On November 25 marks the International Day for the Elimination of Violence against Women, which starts global campaign “16 days of activism against violence to women” as a global, worldwide campaign to mark the 1,700 organizations in more than 100 countries worldwide. The campaign begins on November 25 with the International Day for the Elimination of Violence against Women, and ends on December 10 with International Human Rights Day.

November 25 was declared as International Day Against Violence Against Women at the first meeting of feminists in Latin America and the Caribbean (Feminist Encuentro), held in Bogota in 1981. At the meeting, the women talked about domestic violence, rape and sexual abuse as well as the regime’s violence in which women suffer, including torture and violence against political prisoners. November 25 was chosen as the day of remembrance of the sisters Mirabel (Patri, Minerva i Maria Teresa) who were brutally murdered by the dictator Rafael Trujillo in the Dominican Republic in 1960.

The elimination of violence against women 48/104 was adopted on 20 December 1993, with the Declaration of the United Nations (UN, and in 1999 with the UN Resolution 54/134, officially for the first time, November 25 began to be celebrated as international day for the elimination of violence against women.


The Convention of the Council of Europe on preventing and combating violence against women and domestic violence or so-called “Istanbul Convention”, adopted the following definitions:

  1. “Violence against women” is understood as a violation of human rights and a form of discrimination against women and shall mean all acts of gender-based violence that result or is likely to result in physical, sexual, psychological or economic harm or suffering to women, including threats of such acts, coercion or arbitrary deprivation of liberty, whether occurring in public or private life;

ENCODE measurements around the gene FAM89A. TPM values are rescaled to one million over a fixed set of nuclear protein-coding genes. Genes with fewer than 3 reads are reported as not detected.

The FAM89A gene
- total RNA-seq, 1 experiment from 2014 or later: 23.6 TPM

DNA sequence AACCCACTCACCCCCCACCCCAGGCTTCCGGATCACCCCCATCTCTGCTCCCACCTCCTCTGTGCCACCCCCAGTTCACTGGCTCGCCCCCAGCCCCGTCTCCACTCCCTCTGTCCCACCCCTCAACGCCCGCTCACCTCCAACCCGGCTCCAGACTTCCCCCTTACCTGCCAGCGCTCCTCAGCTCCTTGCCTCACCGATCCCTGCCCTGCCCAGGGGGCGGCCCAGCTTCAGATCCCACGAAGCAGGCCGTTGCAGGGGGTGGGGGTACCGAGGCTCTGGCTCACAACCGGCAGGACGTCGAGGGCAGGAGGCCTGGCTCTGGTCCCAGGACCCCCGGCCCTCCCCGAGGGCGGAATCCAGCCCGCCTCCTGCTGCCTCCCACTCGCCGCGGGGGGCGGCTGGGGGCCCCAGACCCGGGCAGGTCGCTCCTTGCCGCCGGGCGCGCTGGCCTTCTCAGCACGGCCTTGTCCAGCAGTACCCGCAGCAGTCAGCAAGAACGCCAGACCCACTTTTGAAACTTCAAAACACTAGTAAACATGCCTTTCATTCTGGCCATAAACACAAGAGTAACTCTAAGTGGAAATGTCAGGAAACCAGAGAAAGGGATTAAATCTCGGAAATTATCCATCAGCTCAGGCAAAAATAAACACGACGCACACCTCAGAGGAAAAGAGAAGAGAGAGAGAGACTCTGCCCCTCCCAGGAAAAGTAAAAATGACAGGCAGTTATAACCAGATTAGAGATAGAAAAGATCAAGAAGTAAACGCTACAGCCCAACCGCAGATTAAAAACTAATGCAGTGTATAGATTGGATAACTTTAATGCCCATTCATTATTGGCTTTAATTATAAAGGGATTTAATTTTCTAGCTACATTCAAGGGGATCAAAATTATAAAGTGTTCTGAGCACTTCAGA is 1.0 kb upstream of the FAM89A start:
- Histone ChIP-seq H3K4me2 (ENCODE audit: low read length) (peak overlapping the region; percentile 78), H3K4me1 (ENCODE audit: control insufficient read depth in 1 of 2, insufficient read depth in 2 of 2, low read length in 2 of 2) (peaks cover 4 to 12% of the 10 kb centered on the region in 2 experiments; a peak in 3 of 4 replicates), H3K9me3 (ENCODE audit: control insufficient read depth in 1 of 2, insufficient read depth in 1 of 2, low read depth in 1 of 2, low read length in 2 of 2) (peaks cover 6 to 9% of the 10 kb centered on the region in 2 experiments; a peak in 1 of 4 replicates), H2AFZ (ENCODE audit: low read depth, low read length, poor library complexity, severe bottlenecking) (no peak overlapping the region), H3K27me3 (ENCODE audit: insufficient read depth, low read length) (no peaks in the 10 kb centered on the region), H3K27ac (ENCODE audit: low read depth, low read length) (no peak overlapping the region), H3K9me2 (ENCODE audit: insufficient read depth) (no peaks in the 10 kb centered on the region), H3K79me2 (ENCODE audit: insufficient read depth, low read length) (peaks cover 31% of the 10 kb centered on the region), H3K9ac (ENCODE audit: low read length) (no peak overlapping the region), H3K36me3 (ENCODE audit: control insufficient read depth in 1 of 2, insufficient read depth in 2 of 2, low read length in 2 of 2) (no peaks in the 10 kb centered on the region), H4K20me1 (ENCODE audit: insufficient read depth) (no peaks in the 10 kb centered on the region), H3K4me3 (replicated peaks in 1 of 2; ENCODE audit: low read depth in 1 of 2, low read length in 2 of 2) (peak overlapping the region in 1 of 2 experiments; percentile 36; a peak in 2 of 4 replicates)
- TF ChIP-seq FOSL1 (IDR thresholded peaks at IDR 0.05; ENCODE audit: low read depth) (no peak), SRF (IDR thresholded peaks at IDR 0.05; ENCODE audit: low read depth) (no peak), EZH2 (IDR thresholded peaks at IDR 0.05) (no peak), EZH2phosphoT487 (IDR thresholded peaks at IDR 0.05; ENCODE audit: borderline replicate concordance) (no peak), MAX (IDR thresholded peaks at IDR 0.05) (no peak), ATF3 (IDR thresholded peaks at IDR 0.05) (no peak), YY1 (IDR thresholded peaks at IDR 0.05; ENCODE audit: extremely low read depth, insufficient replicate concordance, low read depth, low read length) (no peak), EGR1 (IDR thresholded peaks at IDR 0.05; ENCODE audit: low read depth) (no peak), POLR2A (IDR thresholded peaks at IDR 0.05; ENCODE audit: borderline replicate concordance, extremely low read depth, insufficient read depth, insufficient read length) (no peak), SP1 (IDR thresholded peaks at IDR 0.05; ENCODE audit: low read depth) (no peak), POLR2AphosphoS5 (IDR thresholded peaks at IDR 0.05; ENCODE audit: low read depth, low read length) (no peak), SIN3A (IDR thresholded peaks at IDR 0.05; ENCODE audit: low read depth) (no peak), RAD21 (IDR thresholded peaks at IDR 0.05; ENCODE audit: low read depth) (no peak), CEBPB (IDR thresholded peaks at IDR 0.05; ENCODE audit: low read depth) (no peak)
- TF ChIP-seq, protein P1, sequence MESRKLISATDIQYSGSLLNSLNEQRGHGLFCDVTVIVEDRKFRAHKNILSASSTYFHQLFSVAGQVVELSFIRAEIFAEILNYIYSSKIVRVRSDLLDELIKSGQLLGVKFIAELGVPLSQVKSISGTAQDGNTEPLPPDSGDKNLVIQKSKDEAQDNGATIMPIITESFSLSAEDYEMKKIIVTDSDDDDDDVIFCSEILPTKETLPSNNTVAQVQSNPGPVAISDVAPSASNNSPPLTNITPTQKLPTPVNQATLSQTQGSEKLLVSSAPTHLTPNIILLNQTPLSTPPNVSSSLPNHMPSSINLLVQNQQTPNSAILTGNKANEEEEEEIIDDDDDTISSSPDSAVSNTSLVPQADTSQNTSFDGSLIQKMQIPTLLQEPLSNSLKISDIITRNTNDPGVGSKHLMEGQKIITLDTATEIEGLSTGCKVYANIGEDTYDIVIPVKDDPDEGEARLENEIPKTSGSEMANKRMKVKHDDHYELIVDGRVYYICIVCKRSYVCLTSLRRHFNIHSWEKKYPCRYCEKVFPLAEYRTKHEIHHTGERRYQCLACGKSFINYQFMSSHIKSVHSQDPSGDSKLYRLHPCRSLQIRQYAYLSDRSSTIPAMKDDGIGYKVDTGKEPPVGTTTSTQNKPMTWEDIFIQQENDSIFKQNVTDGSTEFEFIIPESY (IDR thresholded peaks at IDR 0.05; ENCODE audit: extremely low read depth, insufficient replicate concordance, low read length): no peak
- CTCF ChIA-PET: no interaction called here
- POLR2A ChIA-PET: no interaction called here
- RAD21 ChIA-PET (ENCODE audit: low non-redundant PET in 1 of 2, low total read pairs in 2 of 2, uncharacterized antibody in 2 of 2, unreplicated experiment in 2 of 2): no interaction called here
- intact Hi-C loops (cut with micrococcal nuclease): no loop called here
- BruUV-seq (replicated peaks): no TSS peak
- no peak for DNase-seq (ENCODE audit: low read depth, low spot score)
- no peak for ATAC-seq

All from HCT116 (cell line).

2. “Domestic violence” means-all acts of physical, sexual, psychological or economic violence that occur within the family or household, or between former or current spouses or partners, whether the perpetrator shares or has shared the same habitat victim or not;
  3. “Gender” means the socially constructed roles, behaviors, activities and attributes that are considered appropriate for women and men;
  4. ‘Gender-based violence against women “means violence against a woman just because she is a woman;
  5. “Victim” means any natural person who is exposed to the conduct referred to in a) and b) of this Article.
  6. the term “women” includes girls under the age of eighteen years.

Special attention is paid to the various types of gender-based violence (GBV) expressly provided by the Convention (psychological violence, stalking, forced marriage, female genital mutilation, forced abortion and forced sterilization, sexual harassment), given that national laws and policies mainly relating to domestic violence and certain types of sexual violence.

Violence has several forms, such as physical, sexual, psychological, economic, structural and spiritual violence. Most of the violence is a combination of physical, sexual and psychological violence.


  1. Physical, sexual and psychological violence that occurs in the family includes battering, sexual abuse of female children in the home, spousal rape, genital mutilation of girls and other traditional acts harmful to women, violence and other illegitimate.
  2. Physical, sexual and psychological violence that occurs in the community, includes rape, sexual abuse, sexual assault and harassment at work in educational and other institutions, trafficking in women and forced prostitution.
  3. Physical, sexual and psychological violence that is perpetrated or condoned by the state happened.


Data from various studies conducted worldwide show that in all countries regardless of whether they are developed or developing countries, regardless of their religious affiliation, culture, age, or status, women are more or less exposed to some form of violence whether physical, sexual or psychological. Violence as such represents the most common form of violation of human rights in Europe. According to statistics, every third woman in the world is a victim of violence by their partner, while one in five is subject to the threat of sexual violence. Women worldwide are subjected to violence, and the size and the actual nature of this problem often remains hidden. The reason for this is mild penal policy in cases of violence against women and it sends a terrible message that violence is legitimate and socially acceptable, concerning the fact that criminal charges are often rejected, due to lack of evidence, because the victim does not want a criminal prosecution or decides not to testify.